How touch and hearing influence visual processing in sensory substitution, synaesthesia and cross-modal correspondences

Doctoral thesis English OPEN
Hamilton-Fletcher, Giles (2015)
  • Subject: QP0431 | BF0231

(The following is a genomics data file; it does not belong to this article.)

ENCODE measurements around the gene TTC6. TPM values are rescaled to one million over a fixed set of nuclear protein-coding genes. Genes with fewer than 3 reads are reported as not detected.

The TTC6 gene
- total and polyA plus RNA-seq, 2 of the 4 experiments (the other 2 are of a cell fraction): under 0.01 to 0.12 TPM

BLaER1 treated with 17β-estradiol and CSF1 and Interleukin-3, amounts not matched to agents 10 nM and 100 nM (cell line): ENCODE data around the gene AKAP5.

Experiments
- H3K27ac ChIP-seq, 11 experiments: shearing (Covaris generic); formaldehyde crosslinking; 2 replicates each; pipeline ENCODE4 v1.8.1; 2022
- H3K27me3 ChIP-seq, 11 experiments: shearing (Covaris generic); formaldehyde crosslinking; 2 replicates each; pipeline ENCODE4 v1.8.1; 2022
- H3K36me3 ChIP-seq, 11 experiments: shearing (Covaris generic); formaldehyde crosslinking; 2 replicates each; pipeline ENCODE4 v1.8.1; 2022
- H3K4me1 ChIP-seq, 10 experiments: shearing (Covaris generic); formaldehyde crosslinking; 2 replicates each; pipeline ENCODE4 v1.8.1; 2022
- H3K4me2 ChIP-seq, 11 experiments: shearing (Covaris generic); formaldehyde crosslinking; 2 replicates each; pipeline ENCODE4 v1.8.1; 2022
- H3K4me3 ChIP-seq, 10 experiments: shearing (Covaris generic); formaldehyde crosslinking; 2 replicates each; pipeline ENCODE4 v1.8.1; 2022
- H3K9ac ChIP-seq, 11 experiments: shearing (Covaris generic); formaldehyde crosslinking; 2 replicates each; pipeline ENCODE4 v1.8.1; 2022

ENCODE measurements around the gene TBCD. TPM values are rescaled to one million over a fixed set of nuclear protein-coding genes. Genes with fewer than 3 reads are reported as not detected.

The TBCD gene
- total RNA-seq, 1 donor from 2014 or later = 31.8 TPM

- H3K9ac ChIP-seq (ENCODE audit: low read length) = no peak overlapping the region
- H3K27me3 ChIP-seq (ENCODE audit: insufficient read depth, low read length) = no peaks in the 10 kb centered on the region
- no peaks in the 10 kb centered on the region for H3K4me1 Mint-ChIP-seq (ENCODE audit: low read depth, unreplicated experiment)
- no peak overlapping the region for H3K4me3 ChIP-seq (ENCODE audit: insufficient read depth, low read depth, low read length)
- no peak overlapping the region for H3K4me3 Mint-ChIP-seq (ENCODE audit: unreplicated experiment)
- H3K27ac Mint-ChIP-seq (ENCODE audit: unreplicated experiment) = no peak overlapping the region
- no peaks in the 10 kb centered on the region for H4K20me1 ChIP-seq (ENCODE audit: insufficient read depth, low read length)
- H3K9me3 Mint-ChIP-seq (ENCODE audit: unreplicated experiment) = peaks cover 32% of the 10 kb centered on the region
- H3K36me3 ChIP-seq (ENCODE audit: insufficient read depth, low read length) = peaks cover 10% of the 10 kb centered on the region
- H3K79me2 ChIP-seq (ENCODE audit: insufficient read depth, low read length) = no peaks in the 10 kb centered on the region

Sensory substitution devices (SSDs) systematically turn visual dimensions into patterns of tactile or auditory stimulation. After training, a user of these devices learns to translate these audio or tactile sensations back into a mental visual picture. Most previous SSDs translate greyscale images using intuitive cross-sensory mappings to help users learn the devices. However more recent SSDs have started to incorporate additional colour dimensions such as saturation and hue.\ud Chapter two examines how previous SSDs have translated the complexities of colour into hearing or touch. The chapter explores if colour is useful for SSD users, how SSD and veridical colour perception differ and how optimal cross-sensory mappings might be considered.\ud After long-term training, some blind users of SSDs report visual sensations from tactile or auditory stimulation. A related phenomena is that of synaesthesia, a condition where stimulation of one modality (i.e. touch) produces an automatic, consistent and vivid sensation in another modality (i.e. vision). Tactile-visual synaesthesia is an extremely rare variant that can shed light on how the tactile-visual system is altered when touch can elicit visual sensations. Chapter three reports a series of investigations on the tactile discrimination abilities and phenomenology of tactile-vision synaesthetes, alongside questionnaire data from synaesthetes unavailable for testing.\ud Chapter four introduces a new SSD to test if the presentation of colour information in sensory substitution affects object and colour discrimination.\ud Chapter five presents experiments on intuitive auditory-colour mappings across a wide variety of sounds. These findings are used to predict the reported colour hallucinations resulting from LSD use while listening to these sounds.\ud Chapter six uses a new sensory substitution device designed to test the utility of these intuitive sound-colour links for visual processing. These findings are discussed with reference to how cross-sensory links, LSD and synaesthesia can inform optimal SSD design for visual processing.
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